Why IndiGo’s Gangwal And Bhatia Find It Tough To Resolve A Dispute Over Their “Paan Ki Dukaan”

Why IndiGo’s Gangwal And Bhatia Find It Tough To Resolve A Dispute Over Their “Paan Ki Dukaan”An IndiGo aircraft at the Indira Gandhi International Airport in New Delhi. (Ramesh Pathania/Mint via GettyImages)
Snapshot
  • There is no easy way to get a sleeping partner out of your hair without denting your own wallet or creating waves in the market.

    The logical way out is for Bhatia to buy a part of Gangwal’s equity, and let the latter offload the rest in stages in the secondary market.

Rahul Bhatia, co-promoter of India’s most successful airline IndiGo, has reason to be miffed that his fellow co-founder, Rakesh Gangwal, has levelled charges of corporate misgovernance against him in a letter to market regulator Securities and Exchange Board of India (SEBI).

Gangwal has alleged that IndiGo has entered into several related-party transactions and that the company is essentially being run like a “paan ki dukaan” (a paan shop).

Bhatia’s Inter-Globe Aviation, the listed entity, has hit back with two statements, one asserting that the “paan ki dukaan” is doing quite well, thank you, and another alleging that Gangwal’s overall financial contribution to the airline’s capital was less than Rs 15 crore.

The problem, as Swarajya pointed out a few days ago, is that the criticisms levelled by both parties — by Gangwal against Bhatia, and vice-versa — are irrelevant. The real issue is not that Bhatia has run the airline badly, but that he has run it so well that its market value is now upwards of $7.6 billion (Rs 52,000 crore).

How much money which promoter put in at the start of operation is immaterial to the argument, since it is in the nature of successful companies that small equity contributions result in returns that multiply many times over several years. An investor may have put in only a few lakhs at the time of Infosys’s IPO in the early 1990s, but his holdings would be worth several crores now.

That kind of valuation burns a hole in the heart. Gangwal’s equity contribution may have been less than Rs 15 crore, but his 37 per cent share of the equity is now worth more than $2.8 billion. This kind of paper wealth can drive most relationships towards breakpoint.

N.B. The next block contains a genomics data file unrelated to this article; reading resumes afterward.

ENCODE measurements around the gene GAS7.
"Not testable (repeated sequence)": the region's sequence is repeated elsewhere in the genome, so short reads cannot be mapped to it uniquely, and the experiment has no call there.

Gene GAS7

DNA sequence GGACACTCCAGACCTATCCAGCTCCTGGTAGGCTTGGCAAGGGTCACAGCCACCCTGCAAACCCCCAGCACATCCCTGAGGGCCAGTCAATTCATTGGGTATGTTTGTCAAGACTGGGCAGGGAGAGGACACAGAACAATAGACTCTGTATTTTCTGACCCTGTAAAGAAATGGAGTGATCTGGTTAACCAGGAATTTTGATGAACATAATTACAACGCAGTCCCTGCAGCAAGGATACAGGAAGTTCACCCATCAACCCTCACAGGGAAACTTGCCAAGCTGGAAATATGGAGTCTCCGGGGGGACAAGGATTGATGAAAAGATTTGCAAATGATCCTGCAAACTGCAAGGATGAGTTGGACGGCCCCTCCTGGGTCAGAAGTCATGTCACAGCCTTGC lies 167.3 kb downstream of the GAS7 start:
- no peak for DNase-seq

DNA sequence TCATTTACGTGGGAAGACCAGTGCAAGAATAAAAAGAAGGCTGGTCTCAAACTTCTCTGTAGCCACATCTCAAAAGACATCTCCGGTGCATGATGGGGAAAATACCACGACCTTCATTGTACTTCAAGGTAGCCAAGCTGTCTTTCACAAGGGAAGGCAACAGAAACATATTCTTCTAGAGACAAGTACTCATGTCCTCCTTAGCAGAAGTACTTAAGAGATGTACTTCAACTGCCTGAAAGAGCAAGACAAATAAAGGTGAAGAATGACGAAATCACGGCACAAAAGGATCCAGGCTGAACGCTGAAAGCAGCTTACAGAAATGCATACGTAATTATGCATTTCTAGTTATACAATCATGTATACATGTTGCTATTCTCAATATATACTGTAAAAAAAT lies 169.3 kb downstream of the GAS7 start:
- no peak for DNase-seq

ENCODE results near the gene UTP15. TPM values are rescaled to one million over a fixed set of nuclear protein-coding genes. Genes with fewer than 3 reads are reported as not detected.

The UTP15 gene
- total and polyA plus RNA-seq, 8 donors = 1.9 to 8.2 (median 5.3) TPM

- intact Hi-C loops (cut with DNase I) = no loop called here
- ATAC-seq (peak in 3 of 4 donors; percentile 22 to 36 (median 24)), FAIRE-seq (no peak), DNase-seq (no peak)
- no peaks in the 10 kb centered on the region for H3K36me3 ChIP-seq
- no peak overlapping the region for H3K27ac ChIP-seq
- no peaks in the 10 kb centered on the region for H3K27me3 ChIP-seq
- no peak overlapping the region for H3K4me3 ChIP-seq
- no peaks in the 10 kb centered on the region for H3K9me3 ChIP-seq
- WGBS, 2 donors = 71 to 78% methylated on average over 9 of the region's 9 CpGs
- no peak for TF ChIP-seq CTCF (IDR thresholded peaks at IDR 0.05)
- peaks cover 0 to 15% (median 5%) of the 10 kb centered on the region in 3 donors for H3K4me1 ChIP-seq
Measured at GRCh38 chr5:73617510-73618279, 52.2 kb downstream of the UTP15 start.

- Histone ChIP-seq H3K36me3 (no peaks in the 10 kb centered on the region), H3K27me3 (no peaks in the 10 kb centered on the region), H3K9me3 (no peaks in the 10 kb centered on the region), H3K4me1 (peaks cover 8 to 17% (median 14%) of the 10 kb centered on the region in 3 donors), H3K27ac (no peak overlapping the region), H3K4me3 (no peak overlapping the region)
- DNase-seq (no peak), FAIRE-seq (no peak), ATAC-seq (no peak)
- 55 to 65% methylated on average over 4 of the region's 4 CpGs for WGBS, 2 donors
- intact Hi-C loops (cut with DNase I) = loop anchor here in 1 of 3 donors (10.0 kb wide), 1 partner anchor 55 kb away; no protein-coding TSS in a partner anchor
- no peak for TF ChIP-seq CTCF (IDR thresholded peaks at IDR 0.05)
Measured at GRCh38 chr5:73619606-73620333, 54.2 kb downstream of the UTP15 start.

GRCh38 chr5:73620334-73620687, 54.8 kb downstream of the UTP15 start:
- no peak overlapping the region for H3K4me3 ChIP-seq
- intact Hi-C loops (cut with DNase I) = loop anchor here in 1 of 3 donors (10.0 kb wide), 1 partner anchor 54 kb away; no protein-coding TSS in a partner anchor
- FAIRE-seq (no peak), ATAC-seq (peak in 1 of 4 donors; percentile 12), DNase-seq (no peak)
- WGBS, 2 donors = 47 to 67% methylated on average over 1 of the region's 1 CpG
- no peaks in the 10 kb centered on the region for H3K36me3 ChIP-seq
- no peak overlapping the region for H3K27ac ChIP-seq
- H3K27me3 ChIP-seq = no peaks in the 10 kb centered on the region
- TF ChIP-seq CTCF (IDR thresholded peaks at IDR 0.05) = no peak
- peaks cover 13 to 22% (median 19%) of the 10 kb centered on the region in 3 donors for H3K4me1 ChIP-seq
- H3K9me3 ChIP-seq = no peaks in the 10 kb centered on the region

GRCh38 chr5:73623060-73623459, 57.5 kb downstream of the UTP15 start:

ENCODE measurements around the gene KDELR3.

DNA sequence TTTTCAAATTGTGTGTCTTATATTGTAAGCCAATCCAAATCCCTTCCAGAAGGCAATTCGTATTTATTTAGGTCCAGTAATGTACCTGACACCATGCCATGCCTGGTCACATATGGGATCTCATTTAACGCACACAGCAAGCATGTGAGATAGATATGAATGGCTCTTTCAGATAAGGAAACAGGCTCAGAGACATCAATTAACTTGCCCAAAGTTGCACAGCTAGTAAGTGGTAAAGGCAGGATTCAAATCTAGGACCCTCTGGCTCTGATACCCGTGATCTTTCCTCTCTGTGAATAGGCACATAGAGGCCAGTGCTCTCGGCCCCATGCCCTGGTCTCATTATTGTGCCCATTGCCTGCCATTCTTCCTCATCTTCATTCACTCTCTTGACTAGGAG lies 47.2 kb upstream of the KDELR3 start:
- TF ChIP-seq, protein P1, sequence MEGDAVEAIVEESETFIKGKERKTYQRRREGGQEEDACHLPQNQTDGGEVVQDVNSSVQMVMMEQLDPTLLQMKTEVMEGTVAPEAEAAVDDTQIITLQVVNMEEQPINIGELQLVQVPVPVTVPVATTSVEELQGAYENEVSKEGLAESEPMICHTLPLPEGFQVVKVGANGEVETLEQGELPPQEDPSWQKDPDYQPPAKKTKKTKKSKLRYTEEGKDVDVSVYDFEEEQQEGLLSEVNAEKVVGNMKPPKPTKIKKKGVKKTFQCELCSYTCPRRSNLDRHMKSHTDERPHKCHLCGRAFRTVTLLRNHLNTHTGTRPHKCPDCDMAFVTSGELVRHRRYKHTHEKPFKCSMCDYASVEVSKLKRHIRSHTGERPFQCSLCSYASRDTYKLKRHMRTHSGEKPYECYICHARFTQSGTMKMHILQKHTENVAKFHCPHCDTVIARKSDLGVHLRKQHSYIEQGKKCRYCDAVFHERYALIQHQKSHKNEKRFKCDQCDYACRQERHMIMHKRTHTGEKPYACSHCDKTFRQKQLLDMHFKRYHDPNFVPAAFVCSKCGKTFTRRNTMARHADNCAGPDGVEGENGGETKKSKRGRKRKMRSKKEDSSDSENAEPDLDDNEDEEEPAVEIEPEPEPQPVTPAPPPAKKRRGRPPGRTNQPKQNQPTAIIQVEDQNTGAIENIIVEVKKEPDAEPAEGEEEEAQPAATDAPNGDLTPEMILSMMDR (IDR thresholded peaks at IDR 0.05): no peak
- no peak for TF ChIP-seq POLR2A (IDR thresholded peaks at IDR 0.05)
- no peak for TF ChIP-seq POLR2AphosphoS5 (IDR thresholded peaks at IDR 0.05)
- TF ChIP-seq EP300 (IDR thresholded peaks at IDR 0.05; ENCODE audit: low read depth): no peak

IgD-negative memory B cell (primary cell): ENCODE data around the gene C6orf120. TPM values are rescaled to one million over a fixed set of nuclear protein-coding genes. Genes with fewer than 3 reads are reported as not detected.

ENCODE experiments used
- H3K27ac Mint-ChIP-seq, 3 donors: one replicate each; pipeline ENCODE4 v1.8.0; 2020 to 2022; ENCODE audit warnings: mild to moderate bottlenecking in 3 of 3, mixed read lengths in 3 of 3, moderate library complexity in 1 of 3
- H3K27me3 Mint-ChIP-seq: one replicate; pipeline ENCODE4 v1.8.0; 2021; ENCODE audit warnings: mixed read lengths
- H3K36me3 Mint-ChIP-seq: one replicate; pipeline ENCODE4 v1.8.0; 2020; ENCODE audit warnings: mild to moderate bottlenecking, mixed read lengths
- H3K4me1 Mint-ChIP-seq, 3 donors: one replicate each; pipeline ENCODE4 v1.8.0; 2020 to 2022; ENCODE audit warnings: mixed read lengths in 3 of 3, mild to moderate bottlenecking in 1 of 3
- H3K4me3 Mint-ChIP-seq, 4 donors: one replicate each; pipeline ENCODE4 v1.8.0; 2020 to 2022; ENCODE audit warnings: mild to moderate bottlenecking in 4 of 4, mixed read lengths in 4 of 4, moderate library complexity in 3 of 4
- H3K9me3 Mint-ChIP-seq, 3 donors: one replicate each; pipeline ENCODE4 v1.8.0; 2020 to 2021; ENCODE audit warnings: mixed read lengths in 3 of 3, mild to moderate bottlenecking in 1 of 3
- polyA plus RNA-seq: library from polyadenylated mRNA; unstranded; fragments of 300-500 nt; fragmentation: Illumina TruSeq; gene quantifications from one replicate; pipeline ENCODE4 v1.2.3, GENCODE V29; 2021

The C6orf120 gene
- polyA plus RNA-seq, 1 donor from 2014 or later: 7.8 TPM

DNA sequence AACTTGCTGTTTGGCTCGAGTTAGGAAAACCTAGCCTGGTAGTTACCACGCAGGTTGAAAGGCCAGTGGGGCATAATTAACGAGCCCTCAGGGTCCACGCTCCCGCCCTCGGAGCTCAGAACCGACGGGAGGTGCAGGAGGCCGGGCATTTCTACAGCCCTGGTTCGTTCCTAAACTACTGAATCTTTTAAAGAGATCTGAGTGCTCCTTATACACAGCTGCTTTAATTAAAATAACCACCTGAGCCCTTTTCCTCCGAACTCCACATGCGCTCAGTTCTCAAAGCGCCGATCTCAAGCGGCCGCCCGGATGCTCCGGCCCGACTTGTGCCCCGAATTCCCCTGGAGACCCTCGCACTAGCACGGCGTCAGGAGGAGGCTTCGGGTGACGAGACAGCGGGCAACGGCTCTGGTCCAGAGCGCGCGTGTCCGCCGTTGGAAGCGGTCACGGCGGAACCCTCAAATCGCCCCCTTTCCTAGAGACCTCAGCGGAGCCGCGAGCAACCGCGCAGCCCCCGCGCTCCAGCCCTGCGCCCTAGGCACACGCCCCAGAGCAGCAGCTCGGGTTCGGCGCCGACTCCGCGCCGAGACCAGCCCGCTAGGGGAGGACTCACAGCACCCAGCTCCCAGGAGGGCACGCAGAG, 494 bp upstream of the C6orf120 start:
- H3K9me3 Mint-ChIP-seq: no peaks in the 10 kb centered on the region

A parallel is the Pallonji Mistry group’s 19 per cent stake in Tata Sons, the main holding company of the Tata Group, which includes the massively-valued Tata Consultancy Services (TCS). The feud between the Tatas and Cyrus Mistry, who was ousted as Tata Sons chairman in October 2016, has not ended even three years later because not only pride, but control of a whole lot of wealth embedded in the 19 per cent Mistry stake in Tata Sons is at stake.

Taking merely TCS’s current valuation into consideration, Mistry’s stake in Tata Sons is worth over Rs 108,000 crore, or more than $15.8 billion at current exchange rates.

Given the valuation, it is not easy for the Tatas to buy Mistry out or to even ask a new investor to buy them out, since it will bring on new promoter-related uncertainties. An investor who buys out Mistry will also wonder what he gets from his massive investments.

This is the real issue making the relations between Gangwal and Bhatia testy. Both know that Bhatia does not have the kind of money to buy out Gangwal outright, which makes exit difficult for Gangwal except through one of two ways: slow disinvestment in the markets, which will depress prices, or sale to a third party investor, which means Bhatia will have a heavyweight financial investor instead of Gangwal in his cockpit.

The problem is the same as that for the Tatas for Mistry. There is no easy way to get a sleeping partner out of your hair without denting your own wallet or creating waves in the market.

The logical way out is for Bhatia to buy a part of Gangwal’s equity, and let the latter offload the rest in stages in the secondary market.

But if Gangwal wants his money quickly, there are no easy options before Bhatia except to rope in another equity investor.

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